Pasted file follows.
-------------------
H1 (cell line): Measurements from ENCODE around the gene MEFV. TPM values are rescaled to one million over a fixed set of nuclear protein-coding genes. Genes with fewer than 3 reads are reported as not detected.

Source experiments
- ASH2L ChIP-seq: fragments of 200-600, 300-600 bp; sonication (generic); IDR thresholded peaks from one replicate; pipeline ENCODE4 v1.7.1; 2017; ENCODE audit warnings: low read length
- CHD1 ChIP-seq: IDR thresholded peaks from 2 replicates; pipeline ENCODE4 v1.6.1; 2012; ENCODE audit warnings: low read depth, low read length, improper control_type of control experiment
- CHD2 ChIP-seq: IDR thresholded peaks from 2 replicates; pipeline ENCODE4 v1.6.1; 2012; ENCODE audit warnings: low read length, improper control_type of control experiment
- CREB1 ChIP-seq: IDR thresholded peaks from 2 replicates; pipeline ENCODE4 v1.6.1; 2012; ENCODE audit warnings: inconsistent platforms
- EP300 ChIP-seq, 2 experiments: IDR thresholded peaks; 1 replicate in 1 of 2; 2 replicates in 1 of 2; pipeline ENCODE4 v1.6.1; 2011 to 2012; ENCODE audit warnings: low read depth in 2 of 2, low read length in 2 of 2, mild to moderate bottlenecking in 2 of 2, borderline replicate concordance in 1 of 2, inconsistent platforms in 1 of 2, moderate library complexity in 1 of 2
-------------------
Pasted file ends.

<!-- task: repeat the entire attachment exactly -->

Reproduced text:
H1 (cell line): Measurements from ENCODE around the gene MEFV. TPM values are rescaled to one million over a fixed set of nuclear protein-coding genes. Genes with fewer than 3 reads are reported as not detected.

Source experiments
- ASH2L ChIP-seq: fragments of 200-600, 300-600 bp; sonication (generic); IDR thresholded peaks from one replicate; pipeline ENCODE4 v1.7.1; 2017; ENCODE audit warnings: low read length
- CHD1 ChIP-seq: IDR thresholded peaks from 2 replicates; pipeline ENCODE4 v1.6.1; 2012; ENCODE audit warnings: low read depth, low read length, improper control_type of control experiment
- CHD2 ChIP-seq: IDR thresholded peaks from 2 replicates; pipeline ENCODE4 v1.6.1; 2012; ENCODE audit warnings: low read length, improper control_type of control experiment
- CREB1 ChIP-seq: IDR thresholded peaks from 2 replicates; pipeline ENCODE4 v1.6.1; 2012; ENCODE audit warnings: inconsistent platforms
- EP300 ChIP-seq, 2 experiments: IDR thresholded peaks; 1 replicate in 1 of 2; 2 replicates in 1 of 2; pipeline ENCODE4 v1.6.1; 2011 to 2012; ENCODE audit warnings: low read depth in 2 of 2, low read length in 2 of 2, mild to moderate bottlenecking in 2 of 2, borderline replicate concordance in 1 of 2, inconsistent platforms in 1 of 2, moderate library complexity in 1 of 2